During the conversation the participants develop a plan for the further work. Some persons may be followed up over a period of maximum four weeks. Individual or family conversations may be schedule as frequently as necessary until the crisis in question is resolved. The team may agree to keep in touch via telephone, they may schedule regular meetings, or the person may call the clinic when needed. People are asked to contact the team and not vice versa. The team worker may, when needed, assist in the formulation of an application for further treatment to other treatment teams. The team is the link that may apply for help from the communal health service, the family therapy office and the GP. It is usual to assist with a variety of themes such as help in relation to social life, economy, dentist, prison etc. The team creates a crisis plan in cooperation with those who are in charge of care, and with the person concerned.

A CONSIDERABLE part of the team’s work is to mobilize the help as well as to cooperate with other help services in the region. Some patients may need help and support for longer periods of time than the team is able to offer. The acute team is a service, which is mobilized and used for short periods of time for acute handling of the critical situations. During the less critical phases the team may function in the background as a safety net. The team and the community health services continue an active follow up, ready to handle the new developments as they occur.

The ADVANTAGE of meeting people in their own environment makes it easier to use and discover more positive qualities of their lives. Meetings in the GP’s office may prevent reducing the difficulties of life down to «psychic illness». In addition, available care units are important backup. Short-term voluntary hospitalisation enables the team to offer some temporary relief in a safe setting while the patient remains in the local community. It enables him or her to receive visits from both family and friends and makes it easier for the patient to keep in touch with his or her regular therapist. Most of the applications are about judging the danger of suicide, psychosis and serious sufferings. Parents of small children and patients who have been treated earlier or having been admitted to acute psychiatric wards before are given priority. The team is an adult psychiatric unit and does not receive applications from persons under the age of 18. It is considered advantageous to meet any of the children involved, as it is important to talk to the children in the family. In some cases advice from child- and adolescent psychiatric policlinics or other relevant units is sought. The team sometimes assists with arranging sick leave for others in the family or the network and providing medical assistance for a shorter period of time.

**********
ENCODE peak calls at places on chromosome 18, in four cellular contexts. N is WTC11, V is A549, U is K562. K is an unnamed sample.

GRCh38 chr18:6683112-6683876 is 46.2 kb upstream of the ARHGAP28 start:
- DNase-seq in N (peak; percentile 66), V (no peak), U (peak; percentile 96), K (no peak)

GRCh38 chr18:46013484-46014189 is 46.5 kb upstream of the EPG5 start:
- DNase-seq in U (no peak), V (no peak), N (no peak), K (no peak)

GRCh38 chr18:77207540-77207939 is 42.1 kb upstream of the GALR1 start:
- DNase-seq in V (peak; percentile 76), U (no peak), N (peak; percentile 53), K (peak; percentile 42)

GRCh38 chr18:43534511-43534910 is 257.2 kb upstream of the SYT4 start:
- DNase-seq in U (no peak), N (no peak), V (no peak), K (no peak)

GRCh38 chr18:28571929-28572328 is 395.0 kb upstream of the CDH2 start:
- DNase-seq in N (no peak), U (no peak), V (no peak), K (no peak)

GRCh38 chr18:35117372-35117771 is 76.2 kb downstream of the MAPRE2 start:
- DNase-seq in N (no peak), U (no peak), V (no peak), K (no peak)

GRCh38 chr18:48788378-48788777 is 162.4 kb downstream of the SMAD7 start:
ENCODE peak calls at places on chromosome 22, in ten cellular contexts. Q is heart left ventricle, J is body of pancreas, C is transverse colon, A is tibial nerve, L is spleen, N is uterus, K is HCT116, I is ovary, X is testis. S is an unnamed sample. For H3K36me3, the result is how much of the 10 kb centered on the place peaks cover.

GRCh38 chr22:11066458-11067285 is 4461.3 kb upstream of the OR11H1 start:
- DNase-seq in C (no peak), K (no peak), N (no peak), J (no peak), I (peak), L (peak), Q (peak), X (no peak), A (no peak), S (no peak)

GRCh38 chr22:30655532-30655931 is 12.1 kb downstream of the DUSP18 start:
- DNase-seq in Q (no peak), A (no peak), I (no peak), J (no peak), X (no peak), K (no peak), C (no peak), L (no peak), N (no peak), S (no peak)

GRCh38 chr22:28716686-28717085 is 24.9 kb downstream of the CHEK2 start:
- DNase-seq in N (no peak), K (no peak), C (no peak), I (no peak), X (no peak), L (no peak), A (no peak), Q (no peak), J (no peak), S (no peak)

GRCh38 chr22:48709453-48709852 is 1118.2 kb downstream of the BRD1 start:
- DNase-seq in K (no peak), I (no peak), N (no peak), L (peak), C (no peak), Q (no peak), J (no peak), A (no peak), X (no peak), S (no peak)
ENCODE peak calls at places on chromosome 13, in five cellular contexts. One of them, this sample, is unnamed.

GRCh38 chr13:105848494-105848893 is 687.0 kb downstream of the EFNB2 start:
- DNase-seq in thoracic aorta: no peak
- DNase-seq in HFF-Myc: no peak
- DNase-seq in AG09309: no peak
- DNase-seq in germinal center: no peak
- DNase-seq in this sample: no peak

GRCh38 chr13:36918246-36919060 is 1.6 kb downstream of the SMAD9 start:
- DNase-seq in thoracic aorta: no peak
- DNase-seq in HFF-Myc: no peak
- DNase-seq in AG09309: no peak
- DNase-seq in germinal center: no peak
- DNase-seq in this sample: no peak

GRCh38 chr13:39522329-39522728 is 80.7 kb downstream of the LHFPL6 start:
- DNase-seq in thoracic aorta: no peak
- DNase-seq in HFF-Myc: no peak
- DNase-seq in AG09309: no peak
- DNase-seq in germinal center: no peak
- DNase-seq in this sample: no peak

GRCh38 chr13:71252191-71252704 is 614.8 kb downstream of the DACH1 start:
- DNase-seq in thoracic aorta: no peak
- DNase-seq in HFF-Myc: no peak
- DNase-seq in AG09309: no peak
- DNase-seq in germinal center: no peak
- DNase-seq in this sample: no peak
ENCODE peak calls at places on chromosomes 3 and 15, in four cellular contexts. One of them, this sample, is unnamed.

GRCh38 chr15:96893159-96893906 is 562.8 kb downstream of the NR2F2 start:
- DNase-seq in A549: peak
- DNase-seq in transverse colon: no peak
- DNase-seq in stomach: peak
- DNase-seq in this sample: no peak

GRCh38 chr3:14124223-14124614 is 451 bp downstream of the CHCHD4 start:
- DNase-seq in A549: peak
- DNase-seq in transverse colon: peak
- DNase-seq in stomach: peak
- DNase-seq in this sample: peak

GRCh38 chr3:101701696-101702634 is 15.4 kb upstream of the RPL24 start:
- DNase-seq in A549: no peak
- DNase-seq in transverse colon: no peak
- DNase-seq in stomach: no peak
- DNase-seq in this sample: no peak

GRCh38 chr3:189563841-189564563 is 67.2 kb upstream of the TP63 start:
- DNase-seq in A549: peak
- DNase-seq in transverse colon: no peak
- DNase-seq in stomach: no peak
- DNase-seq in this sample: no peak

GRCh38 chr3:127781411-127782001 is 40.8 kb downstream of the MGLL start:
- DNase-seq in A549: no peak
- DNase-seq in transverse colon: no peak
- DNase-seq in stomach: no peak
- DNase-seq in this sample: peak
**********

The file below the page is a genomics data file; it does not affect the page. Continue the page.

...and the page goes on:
The Positive Response the team had received, especially from the patients, consisted of stressing the appreciation of quick intervention and accessibility. The patients particularly emphasize the fact that someone is always available for a contact in the evenings and at the weekend, and that there exists a telephone help line during the night. Several patients stressed the importance of knowing that there is someone out there that can handle their situation whenever needed. Patients feel that the availability of information about the team and the team conversations are also of a great importance to the functioning of their own network. They appreciate the fact that the GP and the community health service are informed and can take over afterwards, this being the result of the team providing counselling and advice to the GPs  and the Community health service.




Andersen, T. (1991). The reflecting Team: Dialogues and Dialogues about the Dialouges. New York: Norton

Basaglia, F. (1981). Breaking the circuit of control. I.D. Ingleby (Ed.): Critical Psychiatry. Hammondsworth: Penguin

Geertz, C. (1973). The Interpretation of Cultures. Basic Books, Inc, New York.

Seikkula, J. (2002) Monologue is the crisis Dialogue becomes the aim of Therapy. Marital Fam. Ther. 28: 283-4

Sosial – og helsedepartementet. (1996a). Åpenhet og helhet. Stortingsmelding nr. 25, 1996-97.